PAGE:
HM Revenue & Customs (HMRC) could face court action for preventing some limited company contractors from fulfilling their business directorship duties since the roll-out of the IR35 reforms.
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That’s according to IT contractor Mike Gibson, who cited this as an example of the type of legal challenge HMRC could face over its implementation of the new-look IR35 rules.
In instances where public sector engagements are wrongly classified as inside IR35, HMRC could be accused of preventing limited company contractors from fulfilling their directorship duties, as set out in their firm’s Articles of Association.
“The Articles of Association describe how I’ll run the business and describe what it will do, and IR35 frustrates me from doing that because it tells me I’m not allowed to be a company director, I’ve got to be an employee,” Gibson told Computer Weekly.
“The question is; are [HMRC] frustrating my ability to be a director of a company that is legally constituted under English law through their implementation of IR35?”
As previously reported by Computer Weekly, Gibson – along with several others – is in the throes of a crowd-funding campaign, geared towards financing an IR35-related legal challenge against HMRC.
The group has already exceeded its initial 30-day fundraising target of £10,500, paving the way for them to enlist the help of a barrister to ascertain what grounds a successful legal challenge against HMRC could and should be based on.
According to Gibson, there are a number of potential directions an IR35-related legal challenge against HMRC could go.
Other challenges could centre on the Employment Status Service tool HMRC advises public sector organisations to use when classifying the engagements of their contractors, which has been previously described as “unfit for purpose”, said Gibson.
“There are a number of potential avenues that could be pursued, and we haven’t shut any of them off,” he said.
Since 6 April 2017, the onus for deciding whether or not contractors should be taxed in the same way as permanent employees (inside IR35) or off-payroll staff (outside IR35) has shifted to the public sector organisations they engage with.
In an ideal world, contractors would not have to resort to going to court to challenge HMRC over the “iniquity” of IR35, said Gibson, but the tax collection agency has left them with no other option.
“I’d like HMRC to drop the drawbridge and chat this through, so we can come up with something that is fair and equitable for all involved, because it clearly isn’t now,” he added.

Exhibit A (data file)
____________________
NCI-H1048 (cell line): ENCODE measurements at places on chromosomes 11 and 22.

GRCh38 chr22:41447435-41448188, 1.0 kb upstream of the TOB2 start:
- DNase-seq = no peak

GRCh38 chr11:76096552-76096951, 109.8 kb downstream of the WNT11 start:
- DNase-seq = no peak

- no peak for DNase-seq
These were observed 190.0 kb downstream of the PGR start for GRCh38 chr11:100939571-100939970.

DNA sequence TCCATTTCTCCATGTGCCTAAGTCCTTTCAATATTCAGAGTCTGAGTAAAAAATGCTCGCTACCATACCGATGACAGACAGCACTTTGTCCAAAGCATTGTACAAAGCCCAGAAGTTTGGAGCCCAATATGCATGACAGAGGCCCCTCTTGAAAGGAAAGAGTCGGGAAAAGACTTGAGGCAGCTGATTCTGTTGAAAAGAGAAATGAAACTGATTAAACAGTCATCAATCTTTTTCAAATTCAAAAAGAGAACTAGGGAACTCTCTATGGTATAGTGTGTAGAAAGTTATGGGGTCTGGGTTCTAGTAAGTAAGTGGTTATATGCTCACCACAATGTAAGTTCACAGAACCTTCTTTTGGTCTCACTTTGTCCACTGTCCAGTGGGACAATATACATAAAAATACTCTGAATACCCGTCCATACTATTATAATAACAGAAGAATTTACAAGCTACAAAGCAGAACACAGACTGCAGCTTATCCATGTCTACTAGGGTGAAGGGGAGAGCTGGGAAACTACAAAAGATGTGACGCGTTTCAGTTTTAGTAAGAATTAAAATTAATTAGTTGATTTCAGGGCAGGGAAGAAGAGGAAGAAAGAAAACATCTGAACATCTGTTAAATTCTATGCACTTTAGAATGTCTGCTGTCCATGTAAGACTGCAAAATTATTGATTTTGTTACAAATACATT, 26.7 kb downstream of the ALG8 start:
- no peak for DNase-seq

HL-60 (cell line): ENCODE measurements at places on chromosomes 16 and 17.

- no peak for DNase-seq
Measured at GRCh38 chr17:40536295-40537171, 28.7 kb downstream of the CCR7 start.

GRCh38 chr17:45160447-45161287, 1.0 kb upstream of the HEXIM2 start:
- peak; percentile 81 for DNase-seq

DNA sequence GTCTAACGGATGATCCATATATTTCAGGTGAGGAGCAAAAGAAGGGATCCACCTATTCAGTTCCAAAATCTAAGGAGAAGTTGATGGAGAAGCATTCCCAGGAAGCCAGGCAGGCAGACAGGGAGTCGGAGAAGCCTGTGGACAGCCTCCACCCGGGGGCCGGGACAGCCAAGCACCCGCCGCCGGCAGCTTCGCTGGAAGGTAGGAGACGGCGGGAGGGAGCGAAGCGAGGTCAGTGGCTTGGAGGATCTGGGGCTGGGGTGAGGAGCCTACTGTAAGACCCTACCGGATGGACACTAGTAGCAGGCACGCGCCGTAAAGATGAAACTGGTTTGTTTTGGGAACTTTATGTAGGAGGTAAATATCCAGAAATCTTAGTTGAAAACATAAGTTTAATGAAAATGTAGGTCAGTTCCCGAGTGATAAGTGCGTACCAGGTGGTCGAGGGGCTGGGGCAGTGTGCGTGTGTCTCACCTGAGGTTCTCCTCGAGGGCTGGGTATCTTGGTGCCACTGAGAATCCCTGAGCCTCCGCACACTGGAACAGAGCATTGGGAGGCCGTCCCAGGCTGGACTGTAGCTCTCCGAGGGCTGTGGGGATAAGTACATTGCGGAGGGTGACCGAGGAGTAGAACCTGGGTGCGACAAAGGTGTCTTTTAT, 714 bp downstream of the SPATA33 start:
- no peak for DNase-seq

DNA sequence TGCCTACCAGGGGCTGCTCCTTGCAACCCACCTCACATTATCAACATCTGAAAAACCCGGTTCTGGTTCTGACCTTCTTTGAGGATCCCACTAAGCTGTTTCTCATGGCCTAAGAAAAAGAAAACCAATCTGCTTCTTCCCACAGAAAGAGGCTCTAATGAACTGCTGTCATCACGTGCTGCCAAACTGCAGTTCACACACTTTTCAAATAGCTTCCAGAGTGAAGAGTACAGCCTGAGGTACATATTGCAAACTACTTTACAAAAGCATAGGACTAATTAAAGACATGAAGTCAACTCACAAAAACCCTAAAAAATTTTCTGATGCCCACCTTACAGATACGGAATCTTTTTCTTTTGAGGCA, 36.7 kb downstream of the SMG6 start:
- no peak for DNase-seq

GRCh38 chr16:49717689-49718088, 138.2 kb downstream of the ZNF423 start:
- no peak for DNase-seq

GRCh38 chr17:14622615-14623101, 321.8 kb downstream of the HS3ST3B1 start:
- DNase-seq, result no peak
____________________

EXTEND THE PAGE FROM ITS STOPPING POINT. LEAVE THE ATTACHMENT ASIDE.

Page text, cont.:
“I’d really like not to have to go down the legal route at all – I’d like for us to sit down as sensible human beings and bash it out, but until they behave like grown-ups, we have to keep looking at the legal route.”
In a survey carried out by online recruitment firm CW Jobs, 71% of IT contractors report seeing their income slump as a result of the IR35 reforms coming into force, with around a third (29%) claiming to have seen an 11% to 20% drop in take-home pay.
Furthermore, 47% claim to have born witness to IT contractors exiting the public sector as a result of the new-look IR35 regime coming into play on 6 April, with 83% describing the private sector as a far more attractive place to work.
The survey results, published in mid-July 2017, also suggest contractor confidence in the ability of the public sector to deliver on digital projects has been negatively affected by the IR35 reforms.
For example, just under half of all respondents (47%) said they feared the public sector now lacks the digital skills needed to deliver on future projects.
This is a view shared by Gibson, who claims the IR35 reforms are out of step with the way our increasingly “gig-like” economy works.
“It is making our economy far less flexible and is punishing people who want the flexibility to move around the economy a lot more easily,” he said.
“It doesn’t suit everybody because some people like the security of having a permanent role, but that’s not the way the world is going and IR35 flies in the face of an ever-more progressive and flexible economy because it has the opposite effect.”
Computer Weekly put these points to HMRC, which responded with the following statement: “Public sector organisations and contractors are free to work with each other in a manner that suits their circumstances, however it’s fair that two people doing the same job should pay the same taxes. These reforms help ensure that happens.”